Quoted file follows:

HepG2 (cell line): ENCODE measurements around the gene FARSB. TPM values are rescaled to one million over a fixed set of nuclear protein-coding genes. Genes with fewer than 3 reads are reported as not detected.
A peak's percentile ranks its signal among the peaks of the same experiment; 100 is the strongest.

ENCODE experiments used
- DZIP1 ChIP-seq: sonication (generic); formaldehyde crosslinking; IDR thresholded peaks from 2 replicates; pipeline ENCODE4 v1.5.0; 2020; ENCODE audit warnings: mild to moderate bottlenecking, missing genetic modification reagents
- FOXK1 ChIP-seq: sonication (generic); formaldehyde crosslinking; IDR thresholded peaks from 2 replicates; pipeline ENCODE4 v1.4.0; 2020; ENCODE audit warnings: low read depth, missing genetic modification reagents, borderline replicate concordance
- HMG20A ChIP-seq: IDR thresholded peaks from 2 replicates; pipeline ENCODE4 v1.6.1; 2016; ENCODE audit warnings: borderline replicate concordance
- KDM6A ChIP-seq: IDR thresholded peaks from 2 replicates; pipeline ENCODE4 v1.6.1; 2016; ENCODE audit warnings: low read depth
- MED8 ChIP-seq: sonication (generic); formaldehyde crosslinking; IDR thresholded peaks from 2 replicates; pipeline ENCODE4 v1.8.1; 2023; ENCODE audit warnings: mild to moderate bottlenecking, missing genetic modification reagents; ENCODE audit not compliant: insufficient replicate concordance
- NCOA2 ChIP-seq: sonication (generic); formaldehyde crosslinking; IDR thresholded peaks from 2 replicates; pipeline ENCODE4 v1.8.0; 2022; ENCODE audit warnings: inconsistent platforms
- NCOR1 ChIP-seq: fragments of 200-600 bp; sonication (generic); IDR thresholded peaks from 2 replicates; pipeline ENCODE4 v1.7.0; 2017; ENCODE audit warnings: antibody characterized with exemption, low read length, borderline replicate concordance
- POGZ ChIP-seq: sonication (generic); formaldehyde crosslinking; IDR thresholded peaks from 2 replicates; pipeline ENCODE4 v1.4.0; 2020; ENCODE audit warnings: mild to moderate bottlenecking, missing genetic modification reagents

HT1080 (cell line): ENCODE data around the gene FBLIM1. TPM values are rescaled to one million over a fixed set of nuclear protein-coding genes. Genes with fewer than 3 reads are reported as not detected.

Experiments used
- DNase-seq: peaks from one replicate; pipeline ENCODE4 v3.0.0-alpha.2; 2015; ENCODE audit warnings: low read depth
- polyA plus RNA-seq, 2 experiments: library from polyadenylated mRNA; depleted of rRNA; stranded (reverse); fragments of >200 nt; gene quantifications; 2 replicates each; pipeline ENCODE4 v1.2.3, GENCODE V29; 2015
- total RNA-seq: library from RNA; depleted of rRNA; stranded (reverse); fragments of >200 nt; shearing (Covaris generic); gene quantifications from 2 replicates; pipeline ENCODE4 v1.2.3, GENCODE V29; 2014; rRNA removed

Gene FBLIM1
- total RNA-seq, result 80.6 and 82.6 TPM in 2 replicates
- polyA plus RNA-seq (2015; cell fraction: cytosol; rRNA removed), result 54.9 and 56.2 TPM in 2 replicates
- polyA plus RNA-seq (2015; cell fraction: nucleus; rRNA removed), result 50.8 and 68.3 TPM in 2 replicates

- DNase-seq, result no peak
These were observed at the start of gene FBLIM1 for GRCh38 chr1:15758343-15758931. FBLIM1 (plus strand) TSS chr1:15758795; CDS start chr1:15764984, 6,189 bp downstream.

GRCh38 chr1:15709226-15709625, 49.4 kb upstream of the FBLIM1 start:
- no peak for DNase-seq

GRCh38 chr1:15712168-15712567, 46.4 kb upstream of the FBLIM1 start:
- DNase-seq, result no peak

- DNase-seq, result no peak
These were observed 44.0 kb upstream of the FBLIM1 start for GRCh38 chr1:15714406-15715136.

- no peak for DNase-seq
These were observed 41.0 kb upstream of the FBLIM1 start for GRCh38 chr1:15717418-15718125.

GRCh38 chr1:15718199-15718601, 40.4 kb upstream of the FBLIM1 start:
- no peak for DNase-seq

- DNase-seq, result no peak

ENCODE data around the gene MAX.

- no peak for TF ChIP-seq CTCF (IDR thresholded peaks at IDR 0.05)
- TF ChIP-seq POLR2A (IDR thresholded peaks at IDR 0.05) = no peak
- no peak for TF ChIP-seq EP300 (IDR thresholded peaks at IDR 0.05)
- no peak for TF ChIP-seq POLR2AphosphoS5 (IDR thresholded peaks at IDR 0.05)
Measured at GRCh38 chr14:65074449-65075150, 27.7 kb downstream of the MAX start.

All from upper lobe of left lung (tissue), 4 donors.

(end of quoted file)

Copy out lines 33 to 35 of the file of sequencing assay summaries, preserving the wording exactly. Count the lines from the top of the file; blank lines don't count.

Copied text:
- DNase-seq, result no peak

ENCODE data around the gene MAX.

- no peak for TF ChIP-seq CTCF (IDR thresholded peaks at IDR 0.05)